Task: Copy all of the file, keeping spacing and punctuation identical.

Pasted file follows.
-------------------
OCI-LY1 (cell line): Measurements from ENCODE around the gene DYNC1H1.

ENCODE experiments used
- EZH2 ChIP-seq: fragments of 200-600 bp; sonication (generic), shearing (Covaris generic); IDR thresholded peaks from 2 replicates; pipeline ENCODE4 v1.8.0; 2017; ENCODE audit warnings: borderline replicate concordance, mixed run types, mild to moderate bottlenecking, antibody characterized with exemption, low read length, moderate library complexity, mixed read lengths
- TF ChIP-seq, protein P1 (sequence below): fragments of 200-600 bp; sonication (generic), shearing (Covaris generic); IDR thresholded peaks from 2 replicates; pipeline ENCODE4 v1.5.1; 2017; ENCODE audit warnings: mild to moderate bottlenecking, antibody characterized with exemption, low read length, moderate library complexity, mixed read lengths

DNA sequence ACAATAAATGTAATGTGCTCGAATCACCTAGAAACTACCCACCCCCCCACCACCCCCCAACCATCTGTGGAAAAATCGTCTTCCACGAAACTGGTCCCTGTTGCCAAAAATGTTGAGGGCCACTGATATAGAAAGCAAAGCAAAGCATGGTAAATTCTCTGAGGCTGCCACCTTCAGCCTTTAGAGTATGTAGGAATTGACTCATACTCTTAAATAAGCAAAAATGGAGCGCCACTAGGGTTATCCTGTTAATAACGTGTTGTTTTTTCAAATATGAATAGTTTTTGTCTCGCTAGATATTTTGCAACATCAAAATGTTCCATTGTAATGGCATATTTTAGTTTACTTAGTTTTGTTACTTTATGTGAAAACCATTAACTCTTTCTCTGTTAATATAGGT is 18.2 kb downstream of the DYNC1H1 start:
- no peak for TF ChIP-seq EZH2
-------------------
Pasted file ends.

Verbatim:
OCI-LY1 (cell line): Measurements from ENCODE around the gene DYNC1H1.

ENCODE experiments used
- EZH2 ChIP-seq: fragments of 200-600 bp; sonication (generic), shearing (Covaris generic); IDR thresholded peaks from 2 replicates; pipeline ENCODE4 v1.8.0; 2017; ENCODE audit warnings: borderline replicate concordance, mixed run types, mild to moderate bottlenecking, antibody characterized with exemption, low read length, moderate library complexity, mixed read lengths
- TF ChIP-seq, protein P1 (sequence below): fragments of 200-600 bp; sonication (generic), shearing (Covaris generic); IDR thresholded peaks from 2 replicates; pipeline ENCODE4 v1.5.1; 2017; ENCODE audit warnings: mild to moderate bottlenecking, antibody characterized with exemption, low read length, moderate library complexity, mixed read lengths

DNA sequence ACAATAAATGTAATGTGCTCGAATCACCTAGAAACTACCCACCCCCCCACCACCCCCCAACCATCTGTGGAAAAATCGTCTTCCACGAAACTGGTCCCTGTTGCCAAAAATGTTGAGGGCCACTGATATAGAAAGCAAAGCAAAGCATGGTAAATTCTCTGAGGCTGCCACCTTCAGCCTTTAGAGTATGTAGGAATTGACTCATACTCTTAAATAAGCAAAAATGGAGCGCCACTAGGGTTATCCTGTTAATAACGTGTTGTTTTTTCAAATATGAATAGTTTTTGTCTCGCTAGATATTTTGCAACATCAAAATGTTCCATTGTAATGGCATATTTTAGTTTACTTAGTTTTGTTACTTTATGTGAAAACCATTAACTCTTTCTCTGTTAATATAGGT is 18.2 kb downstream of the DYNC1H1 start:
- no peak for TF ChIP-seq EZH2